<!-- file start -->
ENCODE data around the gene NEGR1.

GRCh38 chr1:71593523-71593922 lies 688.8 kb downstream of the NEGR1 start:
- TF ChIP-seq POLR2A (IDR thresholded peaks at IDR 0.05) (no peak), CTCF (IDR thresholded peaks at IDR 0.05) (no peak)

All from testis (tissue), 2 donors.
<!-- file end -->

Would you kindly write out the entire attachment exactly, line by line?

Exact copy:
ENCODE data around the gene NEGR1.

GRCh38 chr1:71593523-71593922 lies 688.8 kb downstream of the NEGR1 start:
- TF ChIP-seq POLR2A (IDR thresholded peaks at IDR 0.05) (no peak), CTCF (IDR thresholded peaks at IDR 0.05) (no peak)

All from testis (tissue), 2 donors.